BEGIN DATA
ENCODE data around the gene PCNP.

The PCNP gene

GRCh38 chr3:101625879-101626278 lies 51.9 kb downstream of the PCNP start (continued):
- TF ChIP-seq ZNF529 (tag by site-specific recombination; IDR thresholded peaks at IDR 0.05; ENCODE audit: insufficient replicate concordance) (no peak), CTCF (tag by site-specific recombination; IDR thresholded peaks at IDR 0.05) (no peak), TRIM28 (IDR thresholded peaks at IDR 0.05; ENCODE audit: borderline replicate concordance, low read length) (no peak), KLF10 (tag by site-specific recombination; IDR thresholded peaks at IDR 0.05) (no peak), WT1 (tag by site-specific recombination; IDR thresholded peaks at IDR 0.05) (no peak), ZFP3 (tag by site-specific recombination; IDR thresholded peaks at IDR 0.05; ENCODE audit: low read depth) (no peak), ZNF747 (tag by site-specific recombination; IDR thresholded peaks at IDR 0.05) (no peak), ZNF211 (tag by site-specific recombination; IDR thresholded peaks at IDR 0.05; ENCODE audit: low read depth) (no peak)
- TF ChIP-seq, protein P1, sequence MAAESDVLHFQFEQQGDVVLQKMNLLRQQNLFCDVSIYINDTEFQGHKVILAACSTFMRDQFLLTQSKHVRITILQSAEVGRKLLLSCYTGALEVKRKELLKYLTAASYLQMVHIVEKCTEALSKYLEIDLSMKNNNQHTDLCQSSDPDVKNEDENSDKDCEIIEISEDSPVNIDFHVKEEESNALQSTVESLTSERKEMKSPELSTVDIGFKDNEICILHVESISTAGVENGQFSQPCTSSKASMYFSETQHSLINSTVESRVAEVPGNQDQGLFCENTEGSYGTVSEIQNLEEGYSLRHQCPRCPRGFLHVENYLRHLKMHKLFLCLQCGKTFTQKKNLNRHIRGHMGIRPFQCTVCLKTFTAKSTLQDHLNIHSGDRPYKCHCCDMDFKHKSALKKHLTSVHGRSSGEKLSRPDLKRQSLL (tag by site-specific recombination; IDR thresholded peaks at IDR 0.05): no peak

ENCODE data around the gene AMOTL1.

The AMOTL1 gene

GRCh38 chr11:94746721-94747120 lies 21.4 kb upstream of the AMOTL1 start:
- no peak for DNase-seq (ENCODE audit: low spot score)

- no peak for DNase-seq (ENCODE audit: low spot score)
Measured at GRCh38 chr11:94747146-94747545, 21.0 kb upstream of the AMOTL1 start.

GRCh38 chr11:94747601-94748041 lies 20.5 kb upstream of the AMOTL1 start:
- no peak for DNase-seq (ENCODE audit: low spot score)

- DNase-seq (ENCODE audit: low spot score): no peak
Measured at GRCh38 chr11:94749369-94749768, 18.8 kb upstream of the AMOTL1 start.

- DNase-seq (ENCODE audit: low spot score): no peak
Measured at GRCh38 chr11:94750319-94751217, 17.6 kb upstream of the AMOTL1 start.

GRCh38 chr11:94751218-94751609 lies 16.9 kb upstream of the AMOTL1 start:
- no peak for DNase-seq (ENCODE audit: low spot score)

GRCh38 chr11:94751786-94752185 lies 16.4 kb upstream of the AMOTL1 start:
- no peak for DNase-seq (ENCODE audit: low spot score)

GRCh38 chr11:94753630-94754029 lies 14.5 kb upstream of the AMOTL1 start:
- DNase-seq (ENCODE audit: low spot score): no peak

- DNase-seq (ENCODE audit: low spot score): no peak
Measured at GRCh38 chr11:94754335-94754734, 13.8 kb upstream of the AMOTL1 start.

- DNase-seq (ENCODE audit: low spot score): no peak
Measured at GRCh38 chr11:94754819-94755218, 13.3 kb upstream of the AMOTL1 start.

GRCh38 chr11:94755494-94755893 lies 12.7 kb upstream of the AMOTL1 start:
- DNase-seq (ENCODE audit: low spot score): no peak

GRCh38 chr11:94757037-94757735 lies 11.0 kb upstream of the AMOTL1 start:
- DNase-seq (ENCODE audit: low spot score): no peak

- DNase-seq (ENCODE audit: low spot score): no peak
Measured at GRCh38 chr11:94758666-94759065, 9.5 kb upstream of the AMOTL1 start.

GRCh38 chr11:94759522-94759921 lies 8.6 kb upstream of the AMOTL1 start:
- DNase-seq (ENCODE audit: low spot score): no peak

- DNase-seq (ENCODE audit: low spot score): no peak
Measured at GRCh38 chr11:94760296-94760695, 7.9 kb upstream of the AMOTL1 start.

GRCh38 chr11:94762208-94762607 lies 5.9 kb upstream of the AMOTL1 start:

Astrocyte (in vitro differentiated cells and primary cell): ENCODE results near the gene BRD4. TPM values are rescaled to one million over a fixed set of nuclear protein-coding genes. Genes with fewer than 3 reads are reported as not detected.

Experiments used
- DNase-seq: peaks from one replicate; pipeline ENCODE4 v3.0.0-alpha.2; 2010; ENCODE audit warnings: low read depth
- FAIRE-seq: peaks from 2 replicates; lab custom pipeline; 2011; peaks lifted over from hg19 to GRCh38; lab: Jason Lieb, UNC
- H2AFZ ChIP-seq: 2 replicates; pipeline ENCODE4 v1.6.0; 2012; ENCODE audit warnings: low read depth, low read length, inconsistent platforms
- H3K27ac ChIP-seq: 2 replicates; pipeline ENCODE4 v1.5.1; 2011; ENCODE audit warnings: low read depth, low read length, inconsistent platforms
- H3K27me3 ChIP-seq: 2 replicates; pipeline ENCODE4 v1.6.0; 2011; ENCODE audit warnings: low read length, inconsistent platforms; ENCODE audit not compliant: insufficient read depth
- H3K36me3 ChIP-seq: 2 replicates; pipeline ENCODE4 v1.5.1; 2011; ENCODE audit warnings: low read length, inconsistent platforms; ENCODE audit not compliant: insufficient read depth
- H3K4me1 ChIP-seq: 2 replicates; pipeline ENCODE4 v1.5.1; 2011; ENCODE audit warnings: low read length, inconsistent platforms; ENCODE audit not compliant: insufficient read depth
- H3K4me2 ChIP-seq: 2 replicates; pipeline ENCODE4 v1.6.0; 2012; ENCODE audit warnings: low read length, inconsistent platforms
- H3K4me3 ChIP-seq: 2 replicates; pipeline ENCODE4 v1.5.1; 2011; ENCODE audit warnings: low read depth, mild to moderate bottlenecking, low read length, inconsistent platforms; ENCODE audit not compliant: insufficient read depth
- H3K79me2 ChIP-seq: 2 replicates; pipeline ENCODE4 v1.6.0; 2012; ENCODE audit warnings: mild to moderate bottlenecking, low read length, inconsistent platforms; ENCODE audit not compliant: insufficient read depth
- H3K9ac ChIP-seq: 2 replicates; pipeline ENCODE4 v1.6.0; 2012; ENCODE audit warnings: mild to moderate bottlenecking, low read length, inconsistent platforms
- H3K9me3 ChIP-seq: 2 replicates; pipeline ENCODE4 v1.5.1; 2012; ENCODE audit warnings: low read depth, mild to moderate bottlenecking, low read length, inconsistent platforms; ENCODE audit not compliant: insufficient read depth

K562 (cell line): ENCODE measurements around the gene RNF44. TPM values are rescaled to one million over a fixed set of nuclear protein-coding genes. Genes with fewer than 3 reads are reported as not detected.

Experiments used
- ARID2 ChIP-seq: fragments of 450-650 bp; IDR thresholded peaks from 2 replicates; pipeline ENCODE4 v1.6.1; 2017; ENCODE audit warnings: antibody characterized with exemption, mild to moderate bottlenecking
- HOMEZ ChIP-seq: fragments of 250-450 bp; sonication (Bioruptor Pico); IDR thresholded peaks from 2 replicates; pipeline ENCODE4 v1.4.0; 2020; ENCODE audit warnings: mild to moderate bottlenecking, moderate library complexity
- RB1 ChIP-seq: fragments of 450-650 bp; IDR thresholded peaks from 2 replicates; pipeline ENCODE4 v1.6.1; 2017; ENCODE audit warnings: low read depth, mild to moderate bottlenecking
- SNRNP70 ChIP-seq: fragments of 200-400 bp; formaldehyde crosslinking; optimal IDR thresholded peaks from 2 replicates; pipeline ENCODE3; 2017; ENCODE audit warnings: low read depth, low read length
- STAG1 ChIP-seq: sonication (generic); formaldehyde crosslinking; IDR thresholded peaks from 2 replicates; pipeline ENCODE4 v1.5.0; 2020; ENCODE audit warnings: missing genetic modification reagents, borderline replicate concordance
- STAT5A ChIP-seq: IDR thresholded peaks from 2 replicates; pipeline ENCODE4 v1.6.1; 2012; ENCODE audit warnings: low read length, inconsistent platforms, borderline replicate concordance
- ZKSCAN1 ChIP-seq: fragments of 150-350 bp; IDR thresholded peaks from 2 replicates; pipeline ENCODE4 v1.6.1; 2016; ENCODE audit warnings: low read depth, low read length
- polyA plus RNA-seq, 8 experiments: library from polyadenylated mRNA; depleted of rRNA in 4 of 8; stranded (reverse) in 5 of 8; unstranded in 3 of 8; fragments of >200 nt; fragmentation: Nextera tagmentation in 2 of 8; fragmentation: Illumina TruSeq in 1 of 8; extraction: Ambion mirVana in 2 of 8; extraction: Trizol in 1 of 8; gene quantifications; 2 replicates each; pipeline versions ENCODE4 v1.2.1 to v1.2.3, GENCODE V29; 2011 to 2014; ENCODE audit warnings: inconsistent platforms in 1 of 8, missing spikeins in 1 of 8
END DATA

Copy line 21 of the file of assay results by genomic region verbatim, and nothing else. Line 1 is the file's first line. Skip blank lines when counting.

- no peak for DNase-seq (ENCODE audit: low spot score)